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Discussion Starter #1
Torque specs given in the Ducati service manual for my 749 are nuts. Changing tires so looked up the torque for everything involved. Everything given in Newton Meters, so used an online converter to get pound feet. Rear axle nut, 180 nm, which converts to 132 ft lbs, 63 nm or 46 ft lbs for the aluminum front axle nut, and so on. I put 90 ft lbs on the rear axle nut and used the German tightening method (gudentight) on the rest.
What's up with the crazy torque figures? Didn't go through any of the other fasteners on the bike, but figure they're probably the same. Strip 3/4 of the threads on the bike if you went by specs like that. :crazy:
 

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Dunno dude, I torque my rear tire always to 230Nm which is 170ftlbs.
Zero issues. I change tires pretty frequently as slicks only last a couple days at the track. I follow the specs. GL.
 

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Discussion Starter #4
Lol, my 1/2" drive torque wrench only goes up to 150 ft lbs. All sounds crazy excessive to me given it's the same parts pretty much as any other sport bike on the market, all of whose specs are far less. I'm really dubious that the little aluminum front axle nut (with all of 5 or 6 fine threads in it) could take 46 ft lbs. Rear caliper bolts at 18 ft lbs are reasonable, but 31 ft lbs on the front is more over kill. last several bikes I've had (each of the big 4 brands included) got by just fine with no more than 24 ft lbs.
Maybe it's because I've had to deal with so many stripped threads from ham fisted over tightening on used bikes in the past, makes me leery of the sudden jump in numbers.
 

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Been using the Ducati specs for years. No problem... Nothing stripping, nothing coming loose.

I have all OEM steel nuts and bolts though. Never felt a need to try the fancy aluminum or titanium stuff, so I can't speak for those items regarding OEM specs.
 

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Discussion Starter #7
I wondered about that aluminum front axle nut. May be some "Ducati Special Item" that the PO put on it. Guy blinged it out a bit with some CF items and aftermarket stuff, so may have put that on it too.
It's a common Showa fork and a common swing arm, so I'll stick with common torque figures for now. Nothing comes loose on other bikes with the same stuff, doubtful it'll come loose on the Ducati. ;)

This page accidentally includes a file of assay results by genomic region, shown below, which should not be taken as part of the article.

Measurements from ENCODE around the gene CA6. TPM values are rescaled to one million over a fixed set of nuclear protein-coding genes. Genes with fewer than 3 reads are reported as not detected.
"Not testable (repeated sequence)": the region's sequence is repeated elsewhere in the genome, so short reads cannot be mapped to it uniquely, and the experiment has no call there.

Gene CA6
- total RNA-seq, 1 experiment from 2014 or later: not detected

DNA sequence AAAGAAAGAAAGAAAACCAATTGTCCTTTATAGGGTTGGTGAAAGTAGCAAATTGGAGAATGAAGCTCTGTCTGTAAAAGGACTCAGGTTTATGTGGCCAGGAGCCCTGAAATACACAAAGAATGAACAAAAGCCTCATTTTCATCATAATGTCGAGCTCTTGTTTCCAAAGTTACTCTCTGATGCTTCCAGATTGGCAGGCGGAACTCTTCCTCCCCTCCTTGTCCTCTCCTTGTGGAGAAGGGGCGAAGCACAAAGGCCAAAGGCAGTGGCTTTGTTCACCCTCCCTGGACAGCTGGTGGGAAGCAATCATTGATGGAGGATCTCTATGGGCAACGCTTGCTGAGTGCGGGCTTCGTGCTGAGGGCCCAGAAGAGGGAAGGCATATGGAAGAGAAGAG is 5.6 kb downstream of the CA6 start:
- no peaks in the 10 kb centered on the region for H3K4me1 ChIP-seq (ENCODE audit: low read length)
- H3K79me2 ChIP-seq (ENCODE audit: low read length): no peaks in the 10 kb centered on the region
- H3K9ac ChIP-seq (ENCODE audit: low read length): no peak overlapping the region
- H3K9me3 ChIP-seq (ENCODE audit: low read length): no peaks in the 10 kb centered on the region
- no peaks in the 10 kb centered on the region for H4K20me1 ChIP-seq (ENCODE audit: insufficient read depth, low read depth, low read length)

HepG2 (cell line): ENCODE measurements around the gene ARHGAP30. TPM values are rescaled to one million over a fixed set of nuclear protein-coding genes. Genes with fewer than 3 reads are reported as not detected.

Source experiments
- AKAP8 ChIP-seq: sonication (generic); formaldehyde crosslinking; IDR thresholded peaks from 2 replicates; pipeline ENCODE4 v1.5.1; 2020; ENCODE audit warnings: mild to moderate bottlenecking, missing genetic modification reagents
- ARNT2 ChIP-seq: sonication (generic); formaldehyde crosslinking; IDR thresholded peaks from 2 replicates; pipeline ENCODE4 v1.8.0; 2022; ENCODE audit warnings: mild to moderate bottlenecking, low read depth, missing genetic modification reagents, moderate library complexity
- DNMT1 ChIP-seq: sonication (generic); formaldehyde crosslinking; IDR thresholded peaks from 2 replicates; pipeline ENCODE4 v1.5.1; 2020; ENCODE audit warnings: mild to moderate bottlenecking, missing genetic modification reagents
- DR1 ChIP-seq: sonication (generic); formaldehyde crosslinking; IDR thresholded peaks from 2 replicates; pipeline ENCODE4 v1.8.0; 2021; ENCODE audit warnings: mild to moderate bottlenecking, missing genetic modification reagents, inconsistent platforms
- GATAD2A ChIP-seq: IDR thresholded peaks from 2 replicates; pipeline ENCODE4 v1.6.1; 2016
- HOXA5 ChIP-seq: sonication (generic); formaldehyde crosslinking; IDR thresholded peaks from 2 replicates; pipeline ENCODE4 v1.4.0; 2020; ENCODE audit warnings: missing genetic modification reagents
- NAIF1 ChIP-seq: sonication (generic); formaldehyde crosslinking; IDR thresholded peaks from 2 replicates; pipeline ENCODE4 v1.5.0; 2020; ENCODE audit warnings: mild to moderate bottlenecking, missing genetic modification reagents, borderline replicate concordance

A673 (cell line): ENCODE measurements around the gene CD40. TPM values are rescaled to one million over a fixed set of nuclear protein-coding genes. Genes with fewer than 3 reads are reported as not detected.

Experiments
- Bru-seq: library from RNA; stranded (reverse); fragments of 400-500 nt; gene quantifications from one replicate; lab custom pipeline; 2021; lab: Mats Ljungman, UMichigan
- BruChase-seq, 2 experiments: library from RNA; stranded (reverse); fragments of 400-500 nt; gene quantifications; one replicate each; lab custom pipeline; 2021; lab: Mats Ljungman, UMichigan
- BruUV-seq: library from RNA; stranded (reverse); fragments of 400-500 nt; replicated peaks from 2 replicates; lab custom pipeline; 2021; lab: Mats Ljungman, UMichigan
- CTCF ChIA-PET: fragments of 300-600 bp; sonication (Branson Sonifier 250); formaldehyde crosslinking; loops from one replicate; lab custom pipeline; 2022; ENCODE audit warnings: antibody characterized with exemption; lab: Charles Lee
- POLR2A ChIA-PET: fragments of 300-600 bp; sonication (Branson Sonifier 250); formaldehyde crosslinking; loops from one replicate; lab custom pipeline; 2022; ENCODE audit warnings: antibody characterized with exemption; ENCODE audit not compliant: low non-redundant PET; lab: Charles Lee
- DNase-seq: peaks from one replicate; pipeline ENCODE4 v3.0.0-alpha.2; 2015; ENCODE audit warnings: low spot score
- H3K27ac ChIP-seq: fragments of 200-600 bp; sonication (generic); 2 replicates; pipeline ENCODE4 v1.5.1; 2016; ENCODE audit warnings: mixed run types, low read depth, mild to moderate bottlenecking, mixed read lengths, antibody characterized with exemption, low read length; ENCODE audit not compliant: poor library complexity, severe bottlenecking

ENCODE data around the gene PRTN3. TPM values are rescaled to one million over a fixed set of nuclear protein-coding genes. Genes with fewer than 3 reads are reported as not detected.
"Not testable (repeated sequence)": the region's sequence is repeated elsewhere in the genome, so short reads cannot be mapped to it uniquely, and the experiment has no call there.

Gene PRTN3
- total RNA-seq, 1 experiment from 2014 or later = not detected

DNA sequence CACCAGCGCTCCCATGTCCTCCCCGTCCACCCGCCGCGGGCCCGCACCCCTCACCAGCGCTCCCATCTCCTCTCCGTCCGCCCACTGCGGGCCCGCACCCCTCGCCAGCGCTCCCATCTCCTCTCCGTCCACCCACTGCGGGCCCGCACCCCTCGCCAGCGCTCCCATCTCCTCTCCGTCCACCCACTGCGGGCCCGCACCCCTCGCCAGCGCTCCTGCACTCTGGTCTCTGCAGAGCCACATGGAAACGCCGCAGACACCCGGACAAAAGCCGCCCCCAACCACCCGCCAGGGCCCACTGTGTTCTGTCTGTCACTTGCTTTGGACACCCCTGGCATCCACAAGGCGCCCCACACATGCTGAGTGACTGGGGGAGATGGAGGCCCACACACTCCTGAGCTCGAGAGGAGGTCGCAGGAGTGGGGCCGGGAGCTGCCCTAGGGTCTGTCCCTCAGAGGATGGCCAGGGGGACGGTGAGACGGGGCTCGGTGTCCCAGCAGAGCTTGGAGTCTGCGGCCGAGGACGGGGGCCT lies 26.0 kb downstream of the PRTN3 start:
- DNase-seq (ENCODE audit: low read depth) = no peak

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I've not done anything with Duc double swingarms except my old carbys. That does seem excessive and would raise hell with wheel bearings on all the rest of my bikes. I understand those specs on the single siders. You have the right idea of asking the right guys and looking it up. I have an issue with nm and my 1/2 torque wrench only goes to 150 ft/lbs also. My neighbor is a heavy equipment mechanic and I borrowed his wrench to get the monster torque on my Hyper and will have to pull a hernia to do it on the 748 I just started messing with.
 

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if a torque spec damages wheel bearings there's something wrong with the bike in question. there is no side load on a bearing due to the axle, there will only be a side load is a component is sized incorrectly or missing.

which does seem to happen on later model bikes - either the bearing seats in the wheel are machined too deep, or the spacer is too wide (or both). lots of later model wheels (2002 ish onwards) will side load the bearings to the point where you can't turn them by hand if you knock the bearings all the way home. esp if you heat the wheel and don't check it again once the wheel is cold before fitting.

i once had a guy bring in an aprilia rxv he'd fitted a ktm rear wheel to that was destroying rear wheel bearings. he just accepted it. it was missing a spacer between wheel and sprocket carrier. amazingly obvious fault, completely missed.
 

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I wish somebody would come out with a cheat sheet that listed all the 749/999's specs..

Make life much simpler for lazy *ucks like me..

Ok.. truth is... With a Ducati 999R, Suzuki Gsxr 1000, BMW K1300S, KTM 505XCF... Just too many specs to remember off the top of my head..

RC
 

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Tight, but not like a spaz tight on the rear axle.

Next to nothing on all the fork bolts and nuts

Spec to a few engine nuts.

Just past snugg on the crank case and valve covers.

Values change with magnesium.
 
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